Please note that the Cataraqui Archaeological Research Foundation and the Kingston Archaeology Centre have closed. This site is still available for historical and informational reasons, but none of the services or products described here are available anymore.

Mississauga Point

The earliest account of interest in pre-contact archaeological materials in Kingston appeared in the November 11, 1840 edition of the Kingston Chronicle and Gazette. The brief description of the Native burials found reads:

Indian Remains -- during the progress of some excavation making by the Marine Railway Company, on Mississauga Point, the remains of from 15 to 20 Indians with beads, knives, etc., have been found, embedded about 10 inches below the original surface of the site of the battery. The bodies appear to have been severally wrapt in bark, the remains of which were found in close proximity to the undecayed portions of each skeleton.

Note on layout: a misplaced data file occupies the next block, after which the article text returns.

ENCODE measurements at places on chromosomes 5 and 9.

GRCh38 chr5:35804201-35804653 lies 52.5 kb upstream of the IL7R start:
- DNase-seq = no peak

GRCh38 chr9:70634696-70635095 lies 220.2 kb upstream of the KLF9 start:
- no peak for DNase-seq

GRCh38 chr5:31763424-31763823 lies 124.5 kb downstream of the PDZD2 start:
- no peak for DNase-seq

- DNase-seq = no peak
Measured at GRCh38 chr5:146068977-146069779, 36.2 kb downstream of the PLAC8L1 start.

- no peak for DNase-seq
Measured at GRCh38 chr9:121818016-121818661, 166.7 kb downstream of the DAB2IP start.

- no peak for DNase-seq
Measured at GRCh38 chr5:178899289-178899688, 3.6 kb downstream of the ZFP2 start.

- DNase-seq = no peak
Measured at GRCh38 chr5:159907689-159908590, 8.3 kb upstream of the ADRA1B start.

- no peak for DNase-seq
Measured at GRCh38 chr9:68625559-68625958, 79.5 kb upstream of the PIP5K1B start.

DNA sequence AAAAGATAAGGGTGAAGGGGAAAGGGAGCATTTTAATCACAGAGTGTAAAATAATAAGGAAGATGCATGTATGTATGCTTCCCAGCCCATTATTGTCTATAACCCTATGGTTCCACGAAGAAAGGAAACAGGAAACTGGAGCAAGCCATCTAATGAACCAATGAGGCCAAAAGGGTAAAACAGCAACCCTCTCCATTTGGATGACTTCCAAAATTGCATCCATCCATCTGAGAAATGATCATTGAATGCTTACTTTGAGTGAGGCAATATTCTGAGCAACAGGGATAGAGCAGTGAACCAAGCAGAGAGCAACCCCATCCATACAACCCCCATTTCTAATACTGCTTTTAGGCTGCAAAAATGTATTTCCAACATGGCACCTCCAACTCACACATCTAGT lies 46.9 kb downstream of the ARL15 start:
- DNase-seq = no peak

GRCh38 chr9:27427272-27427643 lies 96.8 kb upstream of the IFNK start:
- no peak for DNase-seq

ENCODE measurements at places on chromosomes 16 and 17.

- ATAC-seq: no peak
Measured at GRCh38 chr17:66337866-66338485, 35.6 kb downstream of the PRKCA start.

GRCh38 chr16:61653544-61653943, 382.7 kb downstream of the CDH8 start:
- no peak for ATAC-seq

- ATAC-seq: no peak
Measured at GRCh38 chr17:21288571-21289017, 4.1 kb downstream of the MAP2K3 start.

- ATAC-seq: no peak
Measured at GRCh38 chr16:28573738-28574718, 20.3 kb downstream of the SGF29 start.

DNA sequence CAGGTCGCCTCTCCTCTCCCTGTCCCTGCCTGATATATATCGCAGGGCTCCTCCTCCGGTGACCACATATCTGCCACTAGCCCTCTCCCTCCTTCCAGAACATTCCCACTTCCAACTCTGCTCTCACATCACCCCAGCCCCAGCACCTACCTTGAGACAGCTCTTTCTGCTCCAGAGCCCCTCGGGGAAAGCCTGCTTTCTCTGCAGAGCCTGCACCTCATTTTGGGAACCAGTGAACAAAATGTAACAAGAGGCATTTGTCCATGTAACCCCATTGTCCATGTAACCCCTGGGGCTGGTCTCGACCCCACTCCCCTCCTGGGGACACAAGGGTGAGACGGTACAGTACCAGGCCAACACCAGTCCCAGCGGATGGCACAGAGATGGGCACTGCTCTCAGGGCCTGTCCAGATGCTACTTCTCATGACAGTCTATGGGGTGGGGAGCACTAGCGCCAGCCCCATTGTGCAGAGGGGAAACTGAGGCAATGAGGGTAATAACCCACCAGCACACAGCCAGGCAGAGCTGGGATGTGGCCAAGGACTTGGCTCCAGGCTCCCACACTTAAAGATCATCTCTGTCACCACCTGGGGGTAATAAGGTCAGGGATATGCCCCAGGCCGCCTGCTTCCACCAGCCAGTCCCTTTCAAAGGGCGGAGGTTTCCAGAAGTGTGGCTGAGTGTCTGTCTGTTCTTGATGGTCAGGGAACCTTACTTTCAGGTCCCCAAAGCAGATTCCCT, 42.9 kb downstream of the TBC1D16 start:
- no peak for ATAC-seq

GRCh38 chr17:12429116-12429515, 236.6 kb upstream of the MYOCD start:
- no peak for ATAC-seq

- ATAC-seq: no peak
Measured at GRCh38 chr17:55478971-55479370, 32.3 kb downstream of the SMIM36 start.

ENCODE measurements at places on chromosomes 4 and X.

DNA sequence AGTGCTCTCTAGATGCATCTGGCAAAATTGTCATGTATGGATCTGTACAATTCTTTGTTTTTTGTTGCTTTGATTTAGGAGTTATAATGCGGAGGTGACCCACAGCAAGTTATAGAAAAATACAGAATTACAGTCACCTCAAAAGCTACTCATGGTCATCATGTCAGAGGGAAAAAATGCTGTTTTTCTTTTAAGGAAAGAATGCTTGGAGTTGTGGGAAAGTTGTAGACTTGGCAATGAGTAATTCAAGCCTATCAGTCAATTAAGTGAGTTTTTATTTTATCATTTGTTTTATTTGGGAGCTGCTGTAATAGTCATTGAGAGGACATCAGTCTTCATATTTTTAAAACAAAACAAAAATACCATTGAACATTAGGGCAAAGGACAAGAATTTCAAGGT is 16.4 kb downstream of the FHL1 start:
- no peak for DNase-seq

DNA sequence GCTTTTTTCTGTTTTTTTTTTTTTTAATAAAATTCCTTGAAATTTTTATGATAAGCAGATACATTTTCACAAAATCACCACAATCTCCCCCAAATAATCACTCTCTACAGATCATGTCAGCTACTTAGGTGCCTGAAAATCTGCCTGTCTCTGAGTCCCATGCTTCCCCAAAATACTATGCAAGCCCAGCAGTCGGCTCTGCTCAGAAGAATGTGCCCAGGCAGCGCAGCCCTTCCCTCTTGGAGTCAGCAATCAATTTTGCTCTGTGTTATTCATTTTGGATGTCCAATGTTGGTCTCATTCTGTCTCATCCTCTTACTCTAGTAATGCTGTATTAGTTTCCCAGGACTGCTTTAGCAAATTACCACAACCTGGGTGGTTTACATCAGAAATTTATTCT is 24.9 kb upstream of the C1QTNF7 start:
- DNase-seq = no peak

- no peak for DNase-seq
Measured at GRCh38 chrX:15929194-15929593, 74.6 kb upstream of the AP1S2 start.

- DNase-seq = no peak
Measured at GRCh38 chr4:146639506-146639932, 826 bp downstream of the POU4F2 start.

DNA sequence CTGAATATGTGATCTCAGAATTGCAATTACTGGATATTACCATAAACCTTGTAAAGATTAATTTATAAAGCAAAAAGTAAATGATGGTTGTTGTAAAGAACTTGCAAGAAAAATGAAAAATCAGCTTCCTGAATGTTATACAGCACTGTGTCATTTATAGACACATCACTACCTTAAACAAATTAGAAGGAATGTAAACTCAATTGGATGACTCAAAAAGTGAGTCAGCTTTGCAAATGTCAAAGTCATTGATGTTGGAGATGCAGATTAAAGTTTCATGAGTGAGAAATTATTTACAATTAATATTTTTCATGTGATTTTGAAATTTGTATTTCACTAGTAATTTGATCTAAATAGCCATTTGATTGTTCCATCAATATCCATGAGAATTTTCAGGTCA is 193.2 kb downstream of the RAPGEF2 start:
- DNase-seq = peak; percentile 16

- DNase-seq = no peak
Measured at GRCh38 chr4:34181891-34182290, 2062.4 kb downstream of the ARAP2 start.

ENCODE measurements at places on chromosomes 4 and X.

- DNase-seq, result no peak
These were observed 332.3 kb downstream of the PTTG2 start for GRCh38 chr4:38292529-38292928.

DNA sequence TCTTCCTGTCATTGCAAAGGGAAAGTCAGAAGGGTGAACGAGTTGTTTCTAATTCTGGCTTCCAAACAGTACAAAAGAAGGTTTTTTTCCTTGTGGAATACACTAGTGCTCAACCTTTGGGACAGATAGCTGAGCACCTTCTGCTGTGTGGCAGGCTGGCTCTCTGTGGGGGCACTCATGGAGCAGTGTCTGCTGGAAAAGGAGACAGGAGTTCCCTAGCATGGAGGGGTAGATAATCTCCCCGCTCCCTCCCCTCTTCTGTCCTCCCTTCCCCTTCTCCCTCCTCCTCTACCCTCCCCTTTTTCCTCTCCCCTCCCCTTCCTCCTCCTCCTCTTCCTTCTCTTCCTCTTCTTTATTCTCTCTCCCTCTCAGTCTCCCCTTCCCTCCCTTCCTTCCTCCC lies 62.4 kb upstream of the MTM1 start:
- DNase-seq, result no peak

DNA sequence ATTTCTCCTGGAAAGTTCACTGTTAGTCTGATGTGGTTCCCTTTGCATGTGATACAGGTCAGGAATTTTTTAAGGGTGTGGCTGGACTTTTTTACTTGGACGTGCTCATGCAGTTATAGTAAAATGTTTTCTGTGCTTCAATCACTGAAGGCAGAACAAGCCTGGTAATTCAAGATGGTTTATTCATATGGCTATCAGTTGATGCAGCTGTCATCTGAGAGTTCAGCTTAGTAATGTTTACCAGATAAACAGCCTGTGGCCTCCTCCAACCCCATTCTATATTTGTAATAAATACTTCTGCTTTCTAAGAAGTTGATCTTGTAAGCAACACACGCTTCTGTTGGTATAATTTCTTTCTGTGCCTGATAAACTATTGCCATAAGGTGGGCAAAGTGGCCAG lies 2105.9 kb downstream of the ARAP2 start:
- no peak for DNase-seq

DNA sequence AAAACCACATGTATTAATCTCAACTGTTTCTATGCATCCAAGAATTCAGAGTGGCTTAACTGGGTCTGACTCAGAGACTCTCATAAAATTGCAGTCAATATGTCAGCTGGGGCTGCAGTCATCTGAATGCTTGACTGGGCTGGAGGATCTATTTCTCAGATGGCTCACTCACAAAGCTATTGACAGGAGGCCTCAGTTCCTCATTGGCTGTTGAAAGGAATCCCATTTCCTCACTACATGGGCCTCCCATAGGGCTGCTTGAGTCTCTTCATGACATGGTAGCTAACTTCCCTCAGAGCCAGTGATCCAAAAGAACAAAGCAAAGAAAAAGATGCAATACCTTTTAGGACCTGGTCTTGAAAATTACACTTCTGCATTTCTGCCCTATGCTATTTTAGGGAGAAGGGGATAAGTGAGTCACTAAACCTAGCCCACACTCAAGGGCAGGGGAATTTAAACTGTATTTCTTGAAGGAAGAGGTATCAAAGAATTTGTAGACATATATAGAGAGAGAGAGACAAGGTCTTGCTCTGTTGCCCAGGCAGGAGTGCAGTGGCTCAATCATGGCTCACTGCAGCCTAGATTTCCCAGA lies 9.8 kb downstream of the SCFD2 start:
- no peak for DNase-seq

What further interest may have stemmed from these particular findings is not known, but there are several further references to the finding of Native artifacts within the City of Kingston: for example, a war club which was among the artifacts donated by Wallace Havelock Robb to the Kingston Historical Society in 1964 was said to have been turned up in a local garden.